Matthew Griffin, described as “The Adviser behind the Advisers” and a “Young Kurzweil,” is the founder and CEO of the World Futures Forum and the 311 Institute, a global Futures and Deep Futures consultancy working between the dates of 2020 to 2070, and is an award winning futurist, and author of “Codex of the Future” series. Regularly featured in the global media, including AP, BBC, Bloomberg, CNBC, Discovery, RT, Viacom, and WIRED, Matthew’s ability to identify, track, and explain the impacts of hundreds of revolutionary emerging technologies on global culture, industry and society, is unparalleled. Recognised for the past six years as one of the world’s foremost futurists, innovation and strategy experts Matthew is an international speaker who helps governments, investors, multi-nationals and regulators around the world envision, build and lead an inclusive, sustainable future. A rare talent Matthew’s recent work includes mentoring Lunar XPrize teams, re-envisioning global education and training with the G20, and helping the world’s largest organisations envision and ideate the future of their products and services, industries, and countries. Matthew's clients include three Prime Ministers and several governments, including the G7, Accenture, Aon, Bain & Co, BCG, Credit Suisse, Dell EMC, Dentons, Deloitte, E&Y, GEMS, Huawei, JPMorgan Chase, KPMG, Lego, McKinsey, PWC, Qualcomm, SAP, Samsung, Sopra Steria, T-Mobile, and many more.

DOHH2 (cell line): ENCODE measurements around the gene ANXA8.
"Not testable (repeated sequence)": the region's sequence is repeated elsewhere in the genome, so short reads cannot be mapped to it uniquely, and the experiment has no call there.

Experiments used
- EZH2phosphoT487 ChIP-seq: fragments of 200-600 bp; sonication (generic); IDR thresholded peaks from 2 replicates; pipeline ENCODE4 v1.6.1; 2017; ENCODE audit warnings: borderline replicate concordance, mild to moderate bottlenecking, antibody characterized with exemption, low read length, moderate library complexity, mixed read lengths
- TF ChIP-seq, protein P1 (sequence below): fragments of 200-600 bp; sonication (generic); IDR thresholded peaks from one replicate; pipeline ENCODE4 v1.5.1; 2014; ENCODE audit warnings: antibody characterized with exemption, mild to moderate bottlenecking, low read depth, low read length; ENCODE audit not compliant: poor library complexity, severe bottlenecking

WHY THIS MATTERS INN BRIEF
Buying into floating islands is becoming increasingly popular as sea levels rise and as the pandemic continues to bite.
The climate’s changing, the sea levels are rising, coastal cities face more flooding today than they have in the last century, and that’s why last year the United Nations gave its approval for the development of the world’s first floating oceanic city, dubbed appropriately Oceanix. Weird times, eh?
Now, taking that plan up a notch, and as the result of the current global pandemic it shouldn’t come as much of a surprise to anyone that The Blue Estate Group has been inundated with requests after unveiling plans for its man-made Blue Estate Island, where property prices start at $19,800 and rise to over $1 billion.
Located a 25 minute plane journey from Bahamas capital Nassau and just under 90 minutes from Miami, the new island will measure 4,921 feet by 3,280 feet (1,500 meters by 1,000 meters), an area half the size of Monaco, and can accommodate up to 15,000 permanent residents.
Those who snap up a place at the “world’s most exclusive private residence” will be treated to more than 340 days of sunshine each year thanks to the island’s prime location, according to the developers.
“At first we were worried whether the current pandemic might have a negative impact on the project,” said Erik Schmidt, Chief Communications Officer for the Blue Estate Group. “But luckily it played out differently. Some districts are almost completely sold out and the sales team is doing it’s best to keep up with the requests and questions.”